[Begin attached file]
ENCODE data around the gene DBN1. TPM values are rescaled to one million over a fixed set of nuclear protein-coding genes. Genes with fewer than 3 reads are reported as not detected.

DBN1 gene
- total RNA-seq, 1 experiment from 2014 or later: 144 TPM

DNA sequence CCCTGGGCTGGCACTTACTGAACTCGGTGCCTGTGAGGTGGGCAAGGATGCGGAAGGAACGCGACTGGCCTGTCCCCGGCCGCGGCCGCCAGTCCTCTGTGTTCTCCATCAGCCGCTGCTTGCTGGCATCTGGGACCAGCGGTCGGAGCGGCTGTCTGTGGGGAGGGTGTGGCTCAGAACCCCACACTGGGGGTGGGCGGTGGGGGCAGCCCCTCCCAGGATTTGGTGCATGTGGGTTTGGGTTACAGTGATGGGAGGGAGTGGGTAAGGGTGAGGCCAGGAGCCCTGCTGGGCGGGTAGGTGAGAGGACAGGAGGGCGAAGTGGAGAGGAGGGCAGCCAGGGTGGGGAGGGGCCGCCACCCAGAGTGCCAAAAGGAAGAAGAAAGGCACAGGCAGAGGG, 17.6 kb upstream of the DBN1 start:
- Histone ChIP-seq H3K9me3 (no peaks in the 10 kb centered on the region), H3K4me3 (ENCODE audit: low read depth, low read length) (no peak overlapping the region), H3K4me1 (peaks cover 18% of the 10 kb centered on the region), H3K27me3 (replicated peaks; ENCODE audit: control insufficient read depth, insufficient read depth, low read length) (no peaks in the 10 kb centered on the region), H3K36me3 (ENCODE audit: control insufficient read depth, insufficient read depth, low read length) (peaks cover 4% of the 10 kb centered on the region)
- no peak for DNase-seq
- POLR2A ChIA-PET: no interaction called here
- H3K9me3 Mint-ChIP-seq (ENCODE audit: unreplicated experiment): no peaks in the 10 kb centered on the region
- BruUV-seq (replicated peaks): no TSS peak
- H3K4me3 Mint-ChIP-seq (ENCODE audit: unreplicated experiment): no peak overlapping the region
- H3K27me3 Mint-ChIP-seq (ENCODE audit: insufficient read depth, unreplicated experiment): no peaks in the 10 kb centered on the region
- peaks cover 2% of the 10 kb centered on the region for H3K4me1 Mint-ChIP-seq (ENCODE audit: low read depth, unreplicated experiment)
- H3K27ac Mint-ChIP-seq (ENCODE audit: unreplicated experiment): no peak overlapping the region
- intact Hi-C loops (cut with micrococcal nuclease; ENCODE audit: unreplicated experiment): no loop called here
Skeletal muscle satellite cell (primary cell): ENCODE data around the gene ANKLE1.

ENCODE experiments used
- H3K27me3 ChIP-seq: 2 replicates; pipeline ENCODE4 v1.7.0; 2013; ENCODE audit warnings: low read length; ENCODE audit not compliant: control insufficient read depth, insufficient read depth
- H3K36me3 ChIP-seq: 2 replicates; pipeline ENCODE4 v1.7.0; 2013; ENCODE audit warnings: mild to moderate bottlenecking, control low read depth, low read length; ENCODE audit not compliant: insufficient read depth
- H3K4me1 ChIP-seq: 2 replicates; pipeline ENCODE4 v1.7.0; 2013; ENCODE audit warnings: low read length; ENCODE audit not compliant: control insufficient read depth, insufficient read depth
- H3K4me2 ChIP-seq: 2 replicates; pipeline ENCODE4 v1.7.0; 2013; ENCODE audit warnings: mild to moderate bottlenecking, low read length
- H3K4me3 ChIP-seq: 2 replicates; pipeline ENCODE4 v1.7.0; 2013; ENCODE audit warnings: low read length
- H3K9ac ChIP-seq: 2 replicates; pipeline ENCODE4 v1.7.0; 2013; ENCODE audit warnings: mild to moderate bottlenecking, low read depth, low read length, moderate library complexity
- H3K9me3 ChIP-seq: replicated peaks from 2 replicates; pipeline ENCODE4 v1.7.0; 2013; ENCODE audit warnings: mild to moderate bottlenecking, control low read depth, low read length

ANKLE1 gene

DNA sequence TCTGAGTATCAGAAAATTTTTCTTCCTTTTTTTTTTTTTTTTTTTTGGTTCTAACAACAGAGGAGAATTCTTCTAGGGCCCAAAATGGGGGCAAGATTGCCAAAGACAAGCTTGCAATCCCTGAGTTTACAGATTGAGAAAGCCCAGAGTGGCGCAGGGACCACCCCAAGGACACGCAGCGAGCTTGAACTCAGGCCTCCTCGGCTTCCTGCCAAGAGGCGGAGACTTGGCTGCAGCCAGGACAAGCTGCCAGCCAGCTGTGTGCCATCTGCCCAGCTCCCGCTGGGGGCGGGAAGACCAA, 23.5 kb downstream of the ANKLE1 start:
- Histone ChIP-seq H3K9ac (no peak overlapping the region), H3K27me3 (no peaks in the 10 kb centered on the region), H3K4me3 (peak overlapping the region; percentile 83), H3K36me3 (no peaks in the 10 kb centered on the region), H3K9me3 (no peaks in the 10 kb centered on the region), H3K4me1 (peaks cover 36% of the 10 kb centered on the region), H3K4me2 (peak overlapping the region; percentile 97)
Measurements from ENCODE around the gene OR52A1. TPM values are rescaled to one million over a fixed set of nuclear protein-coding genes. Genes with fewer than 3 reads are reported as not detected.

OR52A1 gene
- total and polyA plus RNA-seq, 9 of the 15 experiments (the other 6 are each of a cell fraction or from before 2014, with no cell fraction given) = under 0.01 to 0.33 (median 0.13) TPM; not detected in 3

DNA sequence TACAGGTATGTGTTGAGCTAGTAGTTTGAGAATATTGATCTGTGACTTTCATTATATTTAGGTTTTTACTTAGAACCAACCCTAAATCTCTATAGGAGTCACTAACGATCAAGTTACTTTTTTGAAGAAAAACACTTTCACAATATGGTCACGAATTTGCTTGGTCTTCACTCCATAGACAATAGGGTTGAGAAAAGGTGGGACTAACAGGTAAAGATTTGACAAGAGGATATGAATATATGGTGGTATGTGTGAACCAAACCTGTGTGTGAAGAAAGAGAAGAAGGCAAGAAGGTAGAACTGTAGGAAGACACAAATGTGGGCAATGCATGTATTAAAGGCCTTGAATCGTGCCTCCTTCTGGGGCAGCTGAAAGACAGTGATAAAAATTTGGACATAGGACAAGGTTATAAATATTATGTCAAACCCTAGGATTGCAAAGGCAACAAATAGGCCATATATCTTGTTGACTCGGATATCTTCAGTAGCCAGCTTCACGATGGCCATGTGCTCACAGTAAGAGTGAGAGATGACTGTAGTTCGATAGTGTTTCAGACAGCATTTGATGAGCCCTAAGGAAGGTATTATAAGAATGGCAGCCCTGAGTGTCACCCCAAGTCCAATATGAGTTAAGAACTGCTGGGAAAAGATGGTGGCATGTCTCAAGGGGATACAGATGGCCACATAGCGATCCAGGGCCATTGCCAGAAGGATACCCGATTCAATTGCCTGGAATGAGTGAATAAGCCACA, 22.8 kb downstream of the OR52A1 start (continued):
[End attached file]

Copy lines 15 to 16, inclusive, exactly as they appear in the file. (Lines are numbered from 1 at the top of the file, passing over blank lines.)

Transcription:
Skeletal muscle satellite cell (primary cell): ENCODE data around the gene ANKLE1.

ENCODE experiments used